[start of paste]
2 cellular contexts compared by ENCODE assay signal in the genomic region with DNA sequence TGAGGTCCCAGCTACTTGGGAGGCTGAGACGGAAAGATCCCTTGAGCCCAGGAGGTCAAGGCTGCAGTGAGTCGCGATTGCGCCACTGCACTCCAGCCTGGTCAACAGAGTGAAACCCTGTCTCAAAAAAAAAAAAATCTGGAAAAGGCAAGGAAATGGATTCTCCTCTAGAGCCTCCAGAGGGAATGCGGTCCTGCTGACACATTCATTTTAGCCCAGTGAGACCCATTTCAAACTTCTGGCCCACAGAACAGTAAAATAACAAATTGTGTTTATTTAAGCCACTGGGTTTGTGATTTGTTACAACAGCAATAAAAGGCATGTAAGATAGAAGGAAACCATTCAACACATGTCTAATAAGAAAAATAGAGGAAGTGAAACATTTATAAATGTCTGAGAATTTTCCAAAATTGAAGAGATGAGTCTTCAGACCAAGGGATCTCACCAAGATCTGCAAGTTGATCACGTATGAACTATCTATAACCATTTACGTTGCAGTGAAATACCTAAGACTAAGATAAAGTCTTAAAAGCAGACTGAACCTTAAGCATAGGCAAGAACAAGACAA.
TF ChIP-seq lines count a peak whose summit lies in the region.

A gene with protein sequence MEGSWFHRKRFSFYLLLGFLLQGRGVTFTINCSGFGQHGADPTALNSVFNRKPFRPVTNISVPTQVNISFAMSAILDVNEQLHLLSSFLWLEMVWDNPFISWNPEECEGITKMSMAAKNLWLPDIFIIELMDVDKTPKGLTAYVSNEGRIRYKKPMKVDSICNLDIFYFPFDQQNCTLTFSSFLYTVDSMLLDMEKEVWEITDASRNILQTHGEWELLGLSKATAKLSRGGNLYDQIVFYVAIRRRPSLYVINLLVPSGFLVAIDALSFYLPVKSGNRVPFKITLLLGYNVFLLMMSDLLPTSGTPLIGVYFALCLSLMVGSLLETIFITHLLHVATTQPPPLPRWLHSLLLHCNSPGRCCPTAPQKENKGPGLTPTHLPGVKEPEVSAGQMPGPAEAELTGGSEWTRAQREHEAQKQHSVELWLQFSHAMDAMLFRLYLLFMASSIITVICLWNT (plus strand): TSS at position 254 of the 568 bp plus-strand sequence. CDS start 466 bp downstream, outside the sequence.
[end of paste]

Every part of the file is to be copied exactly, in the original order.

2 cellular contexts compared by ENCODE assay signal in the genomic region with DNA sequence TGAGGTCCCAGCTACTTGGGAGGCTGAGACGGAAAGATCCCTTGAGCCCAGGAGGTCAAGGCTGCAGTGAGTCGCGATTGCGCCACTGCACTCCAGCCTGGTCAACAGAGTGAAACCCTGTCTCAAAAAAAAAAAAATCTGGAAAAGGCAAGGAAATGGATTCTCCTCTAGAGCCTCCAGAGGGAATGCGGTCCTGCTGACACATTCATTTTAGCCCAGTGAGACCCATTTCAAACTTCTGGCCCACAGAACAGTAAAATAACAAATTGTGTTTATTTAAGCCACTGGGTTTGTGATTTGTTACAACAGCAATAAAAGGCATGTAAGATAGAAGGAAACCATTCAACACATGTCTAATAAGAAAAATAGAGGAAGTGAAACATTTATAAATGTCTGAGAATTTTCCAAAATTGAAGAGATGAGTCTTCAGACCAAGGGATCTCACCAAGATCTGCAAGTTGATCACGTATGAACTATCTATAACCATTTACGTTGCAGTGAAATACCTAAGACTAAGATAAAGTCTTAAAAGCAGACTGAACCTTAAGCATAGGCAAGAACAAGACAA.
TF ChIP-seq lines count a peak whose summit lies in the region.

A gene with protein sequence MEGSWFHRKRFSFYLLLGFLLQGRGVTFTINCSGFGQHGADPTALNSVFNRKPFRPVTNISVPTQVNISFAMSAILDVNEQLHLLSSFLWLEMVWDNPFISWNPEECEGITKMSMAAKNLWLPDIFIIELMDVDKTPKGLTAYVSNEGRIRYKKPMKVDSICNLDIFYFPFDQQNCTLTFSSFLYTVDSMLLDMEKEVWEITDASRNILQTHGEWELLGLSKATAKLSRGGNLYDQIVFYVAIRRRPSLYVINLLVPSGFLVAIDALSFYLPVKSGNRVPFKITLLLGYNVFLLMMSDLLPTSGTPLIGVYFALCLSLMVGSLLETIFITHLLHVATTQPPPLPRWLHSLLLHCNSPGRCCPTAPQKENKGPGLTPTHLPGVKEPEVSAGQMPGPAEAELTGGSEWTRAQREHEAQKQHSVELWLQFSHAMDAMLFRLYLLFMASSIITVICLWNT (plus strand): TSS at position 254 of the 568 bp plus-strand sequence. CDS start 466 bp downstream, outside the sequence.